OSS Company Considers Content
Offering more proof that activity occurring within the OSS and billing sector isn't a yawner after all, CSG is targeting that platform, dubbed Content Direct, not only to content providers, but also to cable operators, telcos, and just about every other segment that wants to deliver video over IP... and get paid for it.
CSG's ambitions start with advertising- and subscription-based video services delivered via the PC, but will extend to mobile environments, as well, according to Kent Steffen, CSG's vice president of content initiatives.
But aren't companies like Brightcove Inc. already doing this sort of thing with online video? Perhaps, but CSG's approach, according to Steffen, is going after a larger market that also encompasses live pay-per-view events and subscription-based fare delivered via speedy broadband connections.
The idea, he says, is to create a platform "that is flexible enough to support the different business models on the Internet."
The billing and OSS specialist is manifesting this into a video player product powered by Microsoft Corp. (Nasdaq: MSFT)'s Silverlight platform and coupled with CSG's own commerce and application layer. CSG is pitching Content Direct to syndication partners and attempting to embed its player into consumer-centric sites operated by Microsoft, Yahoo Inc. (Nasdaq: YHOO), and AOL Inc. (NYSE: AOL), as well as to social networking arenas such as Facebook . On the ad side of the fence, CSG is already a DoubleClick Inc. reseller.
Because Content Direct is embedded, consumers can click on the player (or the video-enabled ads), browse for something, and even complete a purchase or transaction without leaving the primary Website that's hosting the ad or promotion.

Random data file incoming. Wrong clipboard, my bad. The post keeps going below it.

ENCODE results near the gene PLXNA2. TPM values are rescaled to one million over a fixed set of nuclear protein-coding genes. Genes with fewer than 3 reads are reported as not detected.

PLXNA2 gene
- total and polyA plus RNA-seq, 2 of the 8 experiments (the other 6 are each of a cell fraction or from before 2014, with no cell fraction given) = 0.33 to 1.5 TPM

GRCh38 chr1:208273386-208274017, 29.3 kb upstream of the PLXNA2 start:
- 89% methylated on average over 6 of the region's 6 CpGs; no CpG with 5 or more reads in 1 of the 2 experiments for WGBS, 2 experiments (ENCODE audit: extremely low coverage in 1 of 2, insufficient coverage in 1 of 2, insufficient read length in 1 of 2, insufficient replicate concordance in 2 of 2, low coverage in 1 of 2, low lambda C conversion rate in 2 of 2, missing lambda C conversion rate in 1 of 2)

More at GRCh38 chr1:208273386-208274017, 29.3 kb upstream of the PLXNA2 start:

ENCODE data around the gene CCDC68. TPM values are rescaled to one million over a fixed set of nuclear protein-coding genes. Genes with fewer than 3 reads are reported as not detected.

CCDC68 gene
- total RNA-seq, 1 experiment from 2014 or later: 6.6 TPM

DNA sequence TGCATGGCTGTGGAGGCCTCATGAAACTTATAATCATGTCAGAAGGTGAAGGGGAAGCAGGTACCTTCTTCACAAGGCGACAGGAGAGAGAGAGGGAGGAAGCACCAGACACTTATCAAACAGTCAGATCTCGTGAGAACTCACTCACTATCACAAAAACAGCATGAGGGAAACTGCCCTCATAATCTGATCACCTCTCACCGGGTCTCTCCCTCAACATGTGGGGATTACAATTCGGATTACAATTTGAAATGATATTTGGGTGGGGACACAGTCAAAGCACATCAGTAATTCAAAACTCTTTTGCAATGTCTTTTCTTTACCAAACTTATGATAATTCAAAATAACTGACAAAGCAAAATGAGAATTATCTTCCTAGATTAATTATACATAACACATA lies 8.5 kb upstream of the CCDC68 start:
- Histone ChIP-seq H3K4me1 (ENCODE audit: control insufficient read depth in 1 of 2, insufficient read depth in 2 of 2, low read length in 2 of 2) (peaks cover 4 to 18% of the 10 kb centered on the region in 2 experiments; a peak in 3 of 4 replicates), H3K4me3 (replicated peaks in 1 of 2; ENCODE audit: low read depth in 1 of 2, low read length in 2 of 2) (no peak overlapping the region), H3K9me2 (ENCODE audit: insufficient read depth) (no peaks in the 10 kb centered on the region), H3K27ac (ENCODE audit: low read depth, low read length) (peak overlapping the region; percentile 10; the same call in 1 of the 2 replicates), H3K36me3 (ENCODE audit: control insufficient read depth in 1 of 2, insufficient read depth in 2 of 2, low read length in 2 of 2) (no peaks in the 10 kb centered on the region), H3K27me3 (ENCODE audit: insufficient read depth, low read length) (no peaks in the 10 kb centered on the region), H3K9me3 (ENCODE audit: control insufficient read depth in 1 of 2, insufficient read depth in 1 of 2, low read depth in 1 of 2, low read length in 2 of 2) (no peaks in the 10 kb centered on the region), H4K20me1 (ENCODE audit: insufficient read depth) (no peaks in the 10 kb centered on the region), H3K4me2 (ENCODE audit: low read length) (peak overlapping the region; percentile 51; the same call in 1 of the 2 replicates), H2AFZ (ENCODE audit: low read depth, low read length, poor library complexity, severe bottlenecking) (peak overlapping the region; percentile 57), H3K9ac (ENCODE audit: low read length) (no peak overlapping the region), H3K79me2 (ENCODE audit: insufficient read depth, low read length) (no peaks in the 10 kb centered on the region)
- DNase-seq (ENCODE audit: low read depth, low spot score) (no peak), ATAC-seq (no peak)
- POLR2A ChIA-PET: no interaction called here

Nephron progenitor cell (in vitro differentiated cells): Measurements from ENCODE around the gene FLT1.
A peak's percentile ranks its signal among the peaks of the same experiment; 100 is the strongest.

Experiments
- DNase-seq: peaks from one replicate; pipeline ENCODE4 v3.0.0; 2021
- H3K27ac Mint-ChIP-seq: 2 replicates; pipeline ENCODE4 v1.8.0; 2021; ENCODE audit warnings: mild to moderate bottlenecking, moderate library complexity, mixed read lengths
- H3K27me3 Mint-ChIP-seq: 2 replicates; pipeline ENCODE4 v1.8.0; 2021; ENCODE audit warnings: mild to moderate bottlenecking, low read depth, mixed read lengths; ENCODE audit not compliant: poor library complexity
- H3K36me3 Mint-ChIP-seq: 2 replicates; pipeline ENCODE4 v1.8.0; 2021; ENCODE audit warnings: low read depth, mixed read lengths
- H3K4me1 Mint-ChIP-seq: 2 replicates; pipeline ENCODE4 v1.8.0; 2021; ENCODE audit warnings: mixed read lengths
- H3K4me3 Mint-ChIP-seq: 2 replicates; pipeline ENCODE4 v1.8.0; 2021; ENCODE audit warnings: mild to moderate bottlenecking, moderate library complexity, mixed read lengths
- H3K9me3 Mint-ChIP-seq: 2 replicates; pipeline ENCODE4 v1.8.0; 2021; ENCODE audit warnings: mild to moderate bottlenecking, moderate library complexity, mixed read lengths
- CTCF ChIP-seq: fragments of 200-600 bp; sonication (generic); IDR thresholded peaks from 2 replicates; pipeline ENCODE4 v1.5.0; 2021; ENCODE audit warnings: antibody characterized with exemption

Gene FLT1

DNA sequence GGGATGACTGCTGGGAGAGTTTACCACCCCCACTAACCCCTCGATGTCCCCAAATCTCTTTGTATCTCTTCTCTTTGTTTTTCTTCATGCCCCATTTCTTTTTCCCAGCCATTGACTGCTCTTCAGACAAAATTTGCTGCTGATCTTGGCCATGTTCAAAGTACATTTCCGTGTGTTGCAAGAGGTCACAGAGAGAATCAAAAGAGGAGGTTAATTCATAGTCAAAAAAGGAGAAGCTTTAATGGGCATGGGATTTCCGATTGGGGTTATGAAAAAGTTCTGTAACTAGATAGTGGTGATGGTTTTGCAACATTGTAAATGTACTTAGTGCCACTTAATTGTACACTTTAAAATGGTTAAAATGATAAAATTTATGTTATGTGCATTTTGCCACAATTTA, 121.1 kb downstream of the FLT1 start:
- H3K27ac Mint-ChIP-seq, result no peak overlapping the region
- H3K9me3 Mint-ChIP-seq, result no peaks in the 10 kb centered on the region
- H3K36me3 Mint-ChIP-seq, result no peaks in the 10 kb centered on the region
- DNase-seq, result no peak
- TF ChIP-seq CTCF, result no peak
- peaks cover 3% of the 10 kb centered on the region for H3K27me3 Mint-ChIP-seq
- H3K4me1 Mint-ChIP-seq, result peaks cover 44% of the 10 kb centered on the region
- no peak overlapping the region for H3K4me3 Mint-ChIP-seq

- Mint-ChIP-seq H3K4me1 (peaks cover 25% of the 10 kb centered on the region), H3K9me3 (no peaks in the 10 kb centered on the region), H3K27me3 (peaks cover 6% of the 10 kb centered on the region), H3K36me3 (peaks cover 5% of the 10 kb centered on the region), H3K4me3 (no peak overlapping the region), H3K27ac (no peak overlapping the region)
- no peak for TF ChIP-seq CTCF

"For the content owner, this offers a consolidated way to take your infrastructure and advertising and push that out to other sites and social networks out there," Steffen says. "With this player, [the content owner] can control the branding and experience of its content and embed it into [CSG's] distribution partner sites."
CSG's first real life example of this occurred in April when when National Lampoon used Content Direct to market the film One, Two, Many.
Under that three-week campaign, consumers who clicked on those Content Direct-powered banner ads "rolled out" the player, which offered a preview of the film and, thanks to a transaction wizard, allowed them to purchase the physical DVD -- without leaving the site that was hosting the original ad.
Steffen called the campaign a "success," noting that National Lampoon was able to obtain some "real metrics associated with the ad spend," but wouldn't say how many sales were actually driven by CSG's platform. National Lampoon, however, does plan to use Content Direct to support some future marketing projects, he said.
In addition to selling DVDs, the transaction capabilities of Content Direct could also allow content owners to use these "transactional display ads" to sell and stream titles under a video-on-demand/pay-per-view model. "We think video will become the anchor, but there's a lot of context to build on top of that to build your brand," Steffen says, noting that Content Direct operates under a revenue-sharing model.
So far, National Lampoon was the first to publicly announce its use of Content Direct, though others already have the system in trials or production, including some sports networks, which plan to use Content Direct to promote and sell live and archived events.
Cable MSOs that are starting to get into the Internet video game offer yet another potential target for Content Direct, because CSG already has customer care and billing relationships with several of them... so much of the initial integration work would already be completed.
Comcast Corp. (Nasdaq: CMCSA, CMCSK), which happens to be a CSG customer for billing and customer care, isn't using Content Direct yet, but Fancast, the MSO's Internet video hub, is a possible candidate, at least in terms of how Fancast and its library might be promoted and advertised on other Websites. More recently, Fancast complemented its ad-supported streaming service with a transaction-oriented download offering. (See Fancast Does Downloads.)
"Everyone is trying to stake out their area in this distribution chain," Steffen says.
— Jeff Baumgartner, Site Editor, Cable Digital News